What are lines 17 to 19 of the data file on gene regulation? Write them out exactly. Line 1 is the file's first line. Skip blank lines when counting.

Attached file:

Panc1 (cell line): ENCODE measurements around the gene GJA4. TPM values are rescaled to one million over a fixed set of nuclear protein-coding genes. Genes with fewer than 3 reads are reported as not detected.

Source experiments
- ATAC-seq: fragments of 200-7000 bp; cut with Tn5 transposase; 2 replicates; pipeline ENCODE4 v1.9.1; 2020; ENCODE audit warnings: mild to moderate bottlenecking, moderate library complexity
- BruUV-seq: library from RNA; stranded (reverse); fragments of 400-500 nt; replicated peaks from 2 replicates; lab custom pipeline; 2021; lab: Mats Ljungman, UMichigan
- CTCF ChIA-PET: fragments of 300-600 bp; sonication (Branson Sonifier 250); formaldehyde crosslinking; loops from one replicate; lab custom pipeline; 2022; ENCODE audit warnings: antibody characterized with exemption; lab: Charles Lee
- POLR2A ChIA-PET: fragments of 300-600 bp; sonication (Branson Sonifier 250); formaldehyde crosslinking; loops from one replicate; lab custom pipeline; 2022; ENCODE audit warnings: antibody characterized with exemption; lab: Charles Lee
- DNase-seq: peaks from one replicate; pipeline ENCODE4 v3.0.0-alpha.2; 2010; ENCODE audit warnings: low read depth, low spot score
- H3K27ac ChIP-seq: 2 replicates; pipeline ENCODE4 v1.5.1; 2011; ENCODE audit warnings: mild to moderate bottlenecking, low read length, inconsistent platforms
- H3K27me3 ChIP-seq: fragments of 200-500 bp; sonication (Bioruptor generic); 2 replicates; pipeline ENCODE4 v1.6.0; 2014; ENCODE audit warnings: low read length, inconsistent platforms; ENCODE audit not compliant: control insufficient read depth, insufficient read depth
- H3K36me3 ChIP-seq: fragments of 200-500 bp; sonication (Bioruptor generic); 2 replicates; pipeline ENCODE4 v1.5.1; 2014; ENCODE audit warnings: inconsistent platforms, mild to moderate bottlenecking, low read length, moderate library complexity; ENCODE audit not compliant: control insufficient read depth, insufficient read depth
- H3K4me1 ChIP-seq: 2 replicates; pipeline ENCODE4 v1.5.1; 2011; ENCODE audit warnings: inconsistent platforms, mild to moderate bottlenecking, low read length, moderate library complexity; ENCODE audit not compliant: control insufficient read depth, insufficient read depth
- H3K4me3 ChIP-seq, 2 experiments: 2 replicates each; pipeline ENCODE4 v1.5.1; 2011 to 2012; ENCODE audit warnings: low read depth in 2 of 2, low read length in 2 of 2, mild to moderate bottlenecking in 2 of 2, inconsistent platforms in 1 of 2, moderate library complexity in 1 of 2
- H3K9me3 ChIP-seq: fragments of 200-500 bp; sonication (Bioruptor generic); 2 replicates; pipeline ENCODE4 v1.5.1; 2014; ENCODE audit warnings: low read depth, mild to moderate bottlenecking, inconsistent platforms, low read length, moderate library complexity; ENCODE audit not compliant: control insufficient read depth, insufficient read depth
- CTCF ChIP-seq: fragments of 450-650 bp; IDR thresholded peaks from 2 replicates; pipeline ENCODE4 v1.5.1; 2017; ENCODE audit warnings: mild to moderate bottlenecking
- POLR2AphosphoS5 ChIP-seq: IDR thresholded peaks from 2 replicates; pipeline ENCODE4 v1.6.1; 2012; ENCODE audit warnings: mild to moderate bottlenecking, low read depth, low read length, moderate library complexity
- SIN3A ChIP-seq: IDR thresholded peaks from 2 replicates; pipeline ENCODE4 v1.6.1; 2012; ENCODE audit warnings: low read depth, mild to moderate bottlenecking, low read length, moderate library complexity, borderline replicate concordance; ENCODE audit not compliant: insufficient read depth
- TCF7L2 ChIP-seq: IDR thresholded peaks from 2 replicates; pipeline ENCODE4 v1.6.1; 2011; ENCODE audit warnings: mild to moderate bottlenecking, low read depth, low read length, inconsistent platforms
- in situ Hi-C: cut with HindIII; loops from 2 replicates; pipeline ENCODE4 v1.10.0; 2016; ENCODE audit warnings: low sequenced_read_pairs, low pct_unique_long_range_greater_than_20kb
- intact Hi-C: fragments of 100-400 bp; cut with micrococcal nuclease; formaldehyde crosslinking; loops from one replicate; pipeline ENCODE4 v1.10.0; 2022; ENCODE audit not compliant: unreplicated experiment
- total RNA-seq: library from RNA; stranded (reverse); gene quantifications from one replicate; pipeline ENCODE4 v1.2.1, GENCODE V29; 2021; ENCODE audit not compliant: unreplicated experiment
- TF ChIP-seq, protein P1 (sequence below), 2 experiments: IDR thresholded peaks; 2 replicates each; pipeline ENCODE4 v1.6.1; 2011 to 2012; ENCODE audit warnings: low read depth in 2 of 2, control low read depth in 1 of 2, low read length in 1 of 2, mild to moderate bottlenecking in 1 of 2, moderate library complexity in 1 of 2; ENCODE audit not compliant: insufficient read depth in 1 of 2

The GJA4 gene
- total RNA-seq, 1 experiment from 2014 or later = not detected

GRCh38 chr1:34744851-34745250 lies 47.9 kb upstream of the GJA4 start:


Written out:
- TCF7L2 ChIP-seq: IDR thresholded peaks from 2 replicates; pipeline ENCODE4 v1.6.1; 2011; ENCODE audit warnings: mild to moderate bottlenecking, low read depth, low read length, inconsistent platforms
- in situ Hi-C: cut with HindIII; loops from 2 replicates; pipeline ENCODE4 v1.10.0; 2016; ENCODE audit warnings: low sequenced_read_pairs, low pct_unique_long_range_greater_than_20kb
- intact Hi-C: fragments of 100-400 bp; cut with micrococcal nuclease; formaldehyde crosslinking; loops from one replicate; pipeline ENCODE4 v1.10.0; 2022; ENCODE audit not compliant: unreplicated experiment